Hamilton finally returns to Toronto’s Princess of Wales Theatre

Michael Taube Will Hamilton lead to a renewed interest in American history?My wife and I recently went to see the Tony Award-winning Hamilton at the Princess of Wales Theatre in Toronto.

The blockbuster musical had been high on our bucket list – and many others – before COVID-19 disrupted its original run in the city. It opened on Feb. 11, 2020 for a scheduled three-month run at the Ed Mirvish Theatre but was cancelled on Mar. 14. When a second opportunity arose, we took advantage of it.

Hamilton is an exceptional production. Playwright/filmmaker Lin-Manuel Miranda composed the intriguing sung-and-rapped-through musical between 2008 to 2015. He assembled a predominantly non-white cast, with black actors and actresses assuming most of the lead historical roles. It began in the theatrical realm of Off-Broadway in New York City and moved on to places like Broadway, Chicago, Puerto Rico, Britain’s West End, Australia and Hamburg, Germany. There have already been three North American tours, and shows start in Auckland, New Zealand and the Philippines this year.

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The musical has won universal acclaim. It was nominated for 16 Tony Awards and won 11 – including Best Musical. Hamilton also won seven Olivier Awards (including Best New Musical), eight Drama Desk Awards (including Outstanding Musical), two Emmy Awards (for the film version) and the 2016 Pulitzer Prize for Drama.

Miranda used historian Ron Chernow’s 2004 award-winning biography, Alexander Hamilton, which he had read while on vacation, as the basis of retelling the remarkable story of one of America’s Founding Fathers.

Born out of wedlock on the small Caribbean island of Nevis to Rachel Faucette and James A. Hamilton, a member of a prominent Scottish family, Hanilton started out as a clerk and impressed people with his intelligence and bombastic personality. When he arrived in the U.S. in 1772, he joined the Revolutionary cause. He fought valiantly on the battlefield and helped the young nation gain its freedom from British rule. He would later build America’s financial system, wrote the majority of the Federalist Papers and was a close political confidant of President George Washington.

Did Miranda include every historical detail and minutiae that Chernow covered? Of course not. If that had been the case, the two-and-a-half-hour musical could have easily been 10 times longer – or more.

Did the songs and dialogue containing rap lyrics in Acts I and II work? Surprisingly, yes. It was strange to hear the Marquis de Lafayette and Thomas Jefferson rap about the Revolutionary War and the 1800 U.S. presidential election. At the same time, this modern musical genre helped provide a unique snapshot of an important historical period and its great leaders to the audience.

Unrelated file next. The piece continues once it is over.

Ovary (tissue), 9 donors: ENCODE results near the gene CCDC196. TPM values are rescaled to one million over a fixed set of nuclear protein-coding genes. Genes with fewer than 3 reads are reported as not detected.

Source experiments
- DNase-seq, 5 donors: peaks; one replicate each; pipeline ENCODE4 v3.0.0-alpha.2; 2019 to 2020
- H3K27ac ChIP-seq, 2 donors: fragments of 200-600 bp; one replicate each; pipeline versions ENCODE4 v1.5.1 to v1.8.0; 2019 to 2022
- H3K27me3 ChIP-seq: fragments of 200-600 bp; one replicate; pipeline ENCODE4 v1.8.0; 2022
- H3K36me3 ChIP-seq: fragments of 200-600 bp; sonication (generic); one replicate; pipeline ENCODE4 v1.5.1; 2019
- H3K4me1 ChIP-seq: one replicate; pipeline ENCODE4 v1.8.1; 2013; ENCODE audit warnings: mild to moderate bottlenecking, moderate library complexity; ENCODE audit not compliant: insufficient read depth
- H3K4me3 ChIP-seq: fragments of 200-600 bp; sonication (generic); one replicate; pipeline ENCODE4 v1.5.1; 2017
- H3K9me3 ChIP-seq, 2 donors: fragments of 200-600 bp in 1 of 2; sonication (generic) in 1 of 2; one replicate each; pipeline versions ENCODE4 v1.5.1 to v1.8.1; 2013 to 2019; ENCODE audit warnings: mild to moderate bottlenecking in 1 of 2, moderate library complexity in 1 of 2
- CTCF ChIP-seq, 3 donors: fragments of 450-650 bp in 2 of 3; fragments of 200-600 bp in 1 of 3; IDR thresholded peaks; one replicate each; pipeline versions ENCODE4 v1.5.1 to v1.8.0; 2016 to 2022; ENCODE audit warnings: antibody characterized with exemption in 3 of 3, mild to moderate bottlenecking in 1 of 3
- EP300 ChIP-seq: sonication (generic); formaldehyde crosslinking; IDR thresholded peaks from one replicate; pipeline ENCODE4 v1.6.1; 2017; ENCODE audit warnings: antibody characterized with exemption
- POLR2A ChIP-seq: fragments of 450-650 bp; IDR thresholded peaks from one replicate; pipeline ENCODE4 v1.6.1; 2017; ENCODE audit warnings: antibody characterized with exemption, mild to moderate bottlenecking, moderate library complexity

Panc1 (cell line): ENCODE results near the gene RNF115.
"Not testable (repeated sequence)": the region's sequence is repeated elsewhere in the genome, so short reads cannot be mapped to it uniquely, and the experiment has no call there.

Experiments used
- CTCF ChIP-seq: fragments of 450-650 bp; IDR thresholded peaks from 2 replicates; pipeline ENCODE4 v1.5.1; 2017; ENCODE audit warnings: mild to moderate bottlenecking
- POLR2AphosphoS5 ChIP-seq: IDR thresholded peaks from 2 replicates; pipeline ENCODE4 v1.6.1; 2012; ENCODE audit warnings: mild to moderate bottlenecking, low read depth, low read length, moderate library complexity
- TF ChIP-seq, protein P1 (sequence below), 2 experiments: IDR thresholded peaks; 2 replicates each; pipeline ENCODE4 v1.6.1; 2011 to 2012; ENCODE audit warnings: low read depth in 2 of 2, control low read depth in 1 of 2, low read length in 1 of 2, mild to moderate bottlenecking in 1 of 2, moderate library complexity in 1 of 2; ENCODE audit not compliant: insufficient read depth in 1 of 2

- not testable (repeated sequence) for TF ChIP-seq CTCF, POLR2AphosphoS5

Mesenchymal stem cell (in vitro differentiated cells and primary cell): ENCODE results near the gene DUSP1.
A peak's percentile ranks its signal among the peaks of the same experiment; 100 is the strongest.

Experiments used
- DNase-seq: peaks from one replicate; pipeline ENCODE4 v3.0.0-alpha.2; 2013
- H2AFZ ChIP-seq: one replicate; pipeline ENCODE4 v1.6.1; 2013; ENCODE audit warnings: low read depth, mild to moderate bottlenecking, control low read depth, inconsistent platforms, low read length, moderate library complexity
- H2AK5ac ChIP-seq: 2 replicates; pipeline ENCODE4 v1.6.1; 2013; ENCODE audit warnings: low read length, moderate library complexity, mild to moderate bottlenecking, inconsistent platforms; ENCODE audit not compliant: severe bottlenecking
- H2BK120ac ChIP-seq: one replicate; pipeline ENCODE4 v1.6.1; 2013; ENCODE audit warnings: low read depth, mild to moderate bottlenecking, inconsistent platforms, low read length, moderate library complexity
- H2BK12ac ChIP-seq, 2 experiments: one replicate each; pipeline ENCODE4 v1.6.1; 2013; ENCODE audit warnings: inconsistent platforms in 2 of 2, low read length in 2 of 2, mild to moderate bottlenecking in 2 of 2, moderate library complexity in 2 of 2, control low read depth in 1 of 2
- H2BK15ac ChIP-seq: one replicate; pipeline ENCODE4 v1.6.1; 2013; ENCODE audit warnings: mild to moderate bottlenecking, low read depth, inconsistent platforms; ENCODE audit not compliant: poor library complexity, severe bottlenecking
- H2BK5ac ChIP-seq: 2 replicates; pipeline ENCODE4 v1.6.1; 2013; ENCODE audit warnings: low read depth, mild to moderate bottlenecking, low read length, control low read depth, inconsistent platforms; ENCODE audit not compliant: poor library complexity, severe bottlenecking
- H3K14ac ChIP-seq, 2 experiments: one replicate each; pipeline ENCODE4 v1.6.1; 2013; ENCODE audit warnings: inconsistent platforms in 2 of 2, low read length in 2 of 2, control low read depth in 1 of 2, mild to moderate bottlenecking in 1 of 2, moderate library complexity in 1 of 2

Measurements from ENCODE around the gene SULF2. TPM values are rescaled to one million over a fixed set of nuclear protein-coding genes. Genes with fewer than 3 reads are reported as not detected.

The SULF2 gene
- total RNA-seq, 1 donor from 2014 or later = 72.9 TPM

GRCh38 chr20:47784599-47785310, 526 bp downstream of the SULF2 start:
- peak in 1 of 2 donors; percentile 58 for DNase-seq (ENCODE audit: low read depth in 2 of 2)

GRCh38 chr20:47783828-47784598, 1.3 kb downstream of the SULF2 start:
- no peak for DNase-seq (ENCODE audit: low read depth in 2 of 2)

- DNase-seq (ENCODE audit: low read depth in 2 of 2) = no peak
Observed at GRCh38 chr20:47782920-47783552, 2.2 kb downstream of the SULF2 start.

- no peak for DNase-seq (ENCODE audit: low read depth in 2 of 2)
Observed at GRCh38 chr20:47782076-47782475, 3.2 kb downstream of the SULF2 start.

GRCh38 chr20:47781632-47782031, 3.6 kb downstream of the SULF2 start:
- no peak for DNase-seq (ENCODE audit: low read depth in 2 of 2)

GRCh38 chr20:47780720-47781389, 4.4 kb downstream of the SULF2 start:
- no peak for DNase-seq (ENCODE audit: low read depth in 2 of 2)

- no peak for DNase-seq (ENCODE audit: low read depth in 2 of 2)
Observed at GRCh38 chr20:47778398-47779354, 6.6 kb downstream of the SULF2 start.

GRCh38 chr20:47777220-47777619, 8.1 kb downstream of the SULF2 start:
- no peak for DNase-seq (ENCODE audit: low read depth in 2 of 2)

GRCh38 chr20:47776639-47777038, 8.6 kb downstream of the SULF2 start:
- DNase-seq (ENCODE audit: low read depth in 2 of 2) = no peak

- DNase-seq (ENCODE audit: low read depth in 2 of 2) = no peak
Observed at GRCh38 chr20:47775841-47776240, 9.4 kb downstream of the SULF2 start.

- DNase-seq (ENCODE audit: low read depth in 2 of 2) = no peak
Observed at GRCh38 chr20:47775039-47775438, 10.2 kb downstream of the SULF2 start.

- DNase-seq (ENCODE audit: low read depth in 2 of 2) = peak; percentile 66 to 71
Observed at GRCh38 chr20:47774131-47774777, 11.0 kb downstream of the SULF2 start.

Is there a certain amount of artistic liberty? Absolutely. Miranda stays true to the basic themes of Hamilton’s life and career, but there are some changes and modifications. It’s a tool the entertainment industry often uses to keep people’s attention focused on certain themes and to weed out unnecessary facts, figures and storylines. That’s part of the reality in this world of fantasy.

Will Hamilton’s success and acclaim lead to a renewed interest in American history? Perhaps, but this remains to be seen.

Most people in the theatre during the performance we attended likely didn’t have strong knowledge of Alexander Hamilton, the Revolutionary War or early U.S. politics. They probably couldn’t piece together the historical themes, and they knew almost nothing about the formation of America’s early party system. They couldn’t speak to the economic ideas and governmental structure favoured by the musical’s main protagonist.

On the plus side, some people may have acquired a fascination with this time period.

The New York Times noted that paperback sales of Chernow’s book “spiked after the musical opened, from 3,300 copies in 2014 to 106,000 in 2015.” In March 2016, the biography “hit No. 1 on the Times’s paperback best-seller list. Times reporter Alexandra Alter also mentioned that a book written by Miranda and cultural critic Jeremy McCarter, Hamilton: The Revolution, had had a first printing of 60,000 copies which promptly sold out. “Its publisher, Grand Central, promptly ordered a second printing of 50,000 copies,” she wrote, “but doesn’t expect that supply to last long, either.”

To be sure, this spike in book sales largely has to do with Hamilton’s overwhelming success rather than a newfound interest in U.S. history. Going to this musical has become an experience for many people. Hence, some people purchased Chernow’s biography in the same way they take home a book from an art or museum exhibit.

Then again, if it continues to lead to increased readership and knowledge about Hamilton and his contemporaries, that’s not a bad thing. Intelligence should always be championed over ignorance. It’s important to learn, remember and cherish history, too.

As for The Room Where It Happens, it could eventually become more crowded – and not just because of Miranda’s memorable lyrics.

Michael Taube, a Troy Media syndicated columnist and Washington Times contributor, was a speechwriter for former prime minister Stephen Harper. He holds a master’s degree in comparative politics from the London School of Economics.

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